Turbulence is nature's
spoon. Without the mixing it provides, we could get no fresh air
to breath and just about everything in the modern world would overheat
or freeze. Yet hydrodynamic drag is the curse of turbulence, not to
mention violent weather. Huge computers are increasingly the
workhorses for understanding and predicting turbulence. Here at
UMass we run some of the largest simulations in the world to understand
some of the most basic features of turbulence.

Publications
Frontier Project - Multiscale Interactions in Stratified Turbulence Stratified Turbulence Naval HPC Success Story Mixing and Reacting Flows |
Sir Horace
Lamb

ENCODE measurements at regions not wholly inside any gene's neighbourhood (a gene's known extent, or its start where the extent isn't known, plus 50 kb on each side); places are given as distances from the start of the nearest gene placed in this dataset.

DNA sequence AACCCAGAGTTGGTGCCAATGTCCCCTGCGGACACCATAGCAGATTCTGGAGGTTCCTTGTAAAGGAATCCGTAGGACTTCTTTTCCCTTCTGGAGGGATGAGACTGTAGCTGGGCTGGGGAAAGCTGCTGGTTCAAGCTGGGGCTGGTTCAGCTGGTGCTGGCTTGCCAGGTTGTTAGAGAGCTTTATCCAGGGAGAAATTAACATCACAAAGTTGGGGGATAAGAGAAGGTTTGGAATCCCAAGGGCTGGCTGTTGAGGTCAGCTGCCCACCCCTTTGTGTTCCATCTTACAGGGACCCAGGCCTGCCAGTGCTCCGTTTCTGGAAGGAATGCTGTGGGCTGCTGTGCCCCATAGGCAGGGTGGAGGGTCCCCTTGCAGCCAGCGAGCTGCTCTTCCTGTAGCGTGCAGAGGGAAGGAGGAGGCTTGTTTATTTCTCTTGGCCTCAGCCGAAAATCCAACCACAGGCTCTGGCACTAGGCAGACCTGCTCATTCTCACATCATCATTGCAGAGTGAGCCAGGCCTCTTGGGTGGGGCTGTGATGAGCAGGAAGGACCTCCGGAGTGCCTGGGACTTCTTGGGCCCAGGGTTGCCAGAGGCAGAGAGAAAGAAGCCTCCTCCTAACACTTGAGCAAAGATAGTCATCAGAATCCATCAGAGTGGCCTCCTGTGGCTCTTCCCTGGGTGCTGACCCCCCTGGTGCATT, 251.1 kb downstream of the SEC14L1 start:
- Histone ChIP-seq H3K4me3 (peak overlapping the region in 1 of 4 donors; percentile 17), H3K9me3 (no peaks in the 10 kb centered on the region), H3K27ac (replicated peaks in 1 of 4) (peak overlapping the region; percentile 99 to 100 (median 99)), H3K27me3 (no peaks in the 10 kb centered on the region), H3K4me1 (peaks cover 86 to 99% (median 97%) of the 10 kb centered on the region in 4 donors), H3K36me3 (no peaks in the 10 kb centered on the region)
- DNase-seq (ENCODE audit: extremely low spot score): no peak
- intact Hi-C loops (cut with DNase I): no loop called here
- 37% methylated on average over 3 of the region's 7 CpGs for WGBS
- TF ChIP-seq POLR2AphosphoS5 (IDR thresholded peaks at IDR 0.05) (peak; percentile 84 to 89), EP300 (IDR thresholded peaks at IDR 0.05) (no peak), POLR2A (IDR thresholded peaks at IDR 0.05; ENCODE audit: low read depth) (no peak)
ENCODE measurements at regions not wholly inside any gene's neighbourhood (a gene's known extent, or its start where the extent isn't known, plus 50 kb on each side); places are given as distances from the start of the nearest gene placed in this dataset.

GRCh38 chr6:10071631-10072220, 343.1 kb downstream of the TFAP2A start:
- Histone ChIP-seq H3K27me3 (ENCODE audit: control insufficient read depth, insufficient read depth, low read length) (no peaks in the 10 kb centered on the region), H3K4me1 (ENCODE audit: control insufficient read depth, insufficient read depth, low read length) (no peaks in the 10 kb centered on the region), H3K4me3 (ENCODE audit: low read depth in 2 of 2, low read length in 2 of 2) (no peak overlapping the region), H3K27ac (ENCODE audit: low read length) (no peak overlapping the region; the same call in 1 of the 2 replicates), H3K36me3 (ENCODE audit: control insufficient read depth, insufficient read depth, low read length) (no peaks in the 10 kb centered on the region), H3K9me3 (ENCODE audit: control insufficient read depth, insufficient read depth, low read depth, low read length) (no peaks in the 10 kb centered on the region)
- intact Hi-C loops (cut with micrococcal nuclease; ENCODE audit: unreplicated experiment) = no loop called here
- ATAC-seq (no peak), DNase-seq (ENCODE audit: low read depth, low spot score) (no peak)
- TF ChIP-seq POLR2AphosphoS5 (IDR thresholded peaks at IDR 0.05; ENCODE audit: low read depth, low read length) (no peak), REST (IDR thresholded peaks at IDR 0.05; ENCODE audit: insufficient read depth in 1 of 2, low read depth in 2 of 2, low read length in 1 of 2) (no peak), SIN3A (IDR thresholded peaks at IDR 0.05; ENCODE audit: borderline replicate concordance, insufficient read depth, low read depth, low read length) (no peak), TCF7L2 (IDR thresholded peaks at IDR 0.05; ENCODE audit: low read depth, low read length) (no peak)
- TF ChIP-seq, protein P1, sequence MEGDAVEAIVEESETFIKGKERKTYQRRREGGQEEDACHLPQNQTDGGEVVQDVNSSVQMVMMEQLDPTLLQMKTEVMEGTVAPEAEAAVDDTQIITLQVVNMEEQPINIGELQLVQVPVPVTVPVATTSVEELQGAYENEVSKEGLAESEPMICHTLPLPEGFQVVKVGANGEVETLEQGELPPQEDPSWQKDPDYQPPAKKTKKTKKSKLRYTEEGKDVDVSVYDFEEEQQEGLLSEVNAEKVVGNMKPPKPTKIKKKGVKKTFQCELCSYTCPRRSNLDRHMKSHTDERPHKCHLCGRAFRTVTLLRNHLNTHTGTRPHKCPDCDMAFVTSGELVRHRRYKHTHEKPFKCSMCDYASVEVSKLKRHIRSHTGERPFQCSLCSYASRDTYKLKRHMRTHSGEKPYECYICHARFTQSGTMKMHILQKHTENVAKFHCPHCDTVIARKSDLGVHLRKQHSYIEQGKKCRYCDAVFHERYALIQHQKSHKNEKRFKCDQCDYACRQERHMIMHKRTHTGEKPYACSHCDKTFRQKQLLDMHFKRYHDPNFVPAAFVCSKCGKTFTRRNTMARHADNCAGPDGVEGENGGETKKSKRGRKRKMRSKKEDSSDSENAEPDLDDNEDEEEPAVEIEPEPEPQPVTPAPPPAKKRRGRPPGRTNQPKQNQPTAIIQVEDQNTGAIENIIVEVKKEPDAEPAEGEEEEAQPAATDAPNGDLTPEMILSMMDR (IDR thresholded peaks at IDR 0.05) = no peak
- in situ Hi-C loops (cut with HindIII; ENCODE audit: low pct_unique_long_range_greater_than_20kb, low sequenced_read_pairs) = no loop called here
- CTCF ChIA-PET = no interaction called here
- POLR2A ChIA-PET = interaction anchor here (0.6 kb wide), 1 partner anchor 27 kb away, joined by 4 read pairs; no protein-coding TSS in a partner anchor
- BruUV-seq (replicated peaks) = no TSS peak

I am an old man now, and when I die and go to Heaven there are two matters on which I hope for enlightenment. One is quantum electrodynamics and the other is the turbulent motion of fluids. And about the former I am rather more optimistic. Peter Bradshaw Those who knew the British applied mathematician Keith Stewartson (1925-1983) will recall that his strongest term of scientific condemnation was "unrigorous". I'm sure he regarded the whole phenomenon of turbulence as being unrigorous and probably invented by the Devil on the seventh day of Creation (when the Good Lord wasn't looking); I am inclined to agree. Richard Feynman Turbulence is the most important unsolved problem of classical physics. Clay Mathematics Institute Millennium Problems Waves follow our boat as we meander across the lake, and turbulent air currents follow our flight in a modern jet. Mathematicians and physicists believe that an explanation for and the prediction of both the breeze and the turbulence can be found through an understanding of solutions to the Navier-Stokes equations. Although these equations were written down in the 19th Century, our understanding of them remains minimal. The challenge is to make substantial progress toward a mathematical theory which will unlock the secrets hidden in the Navier-Stokes equations. |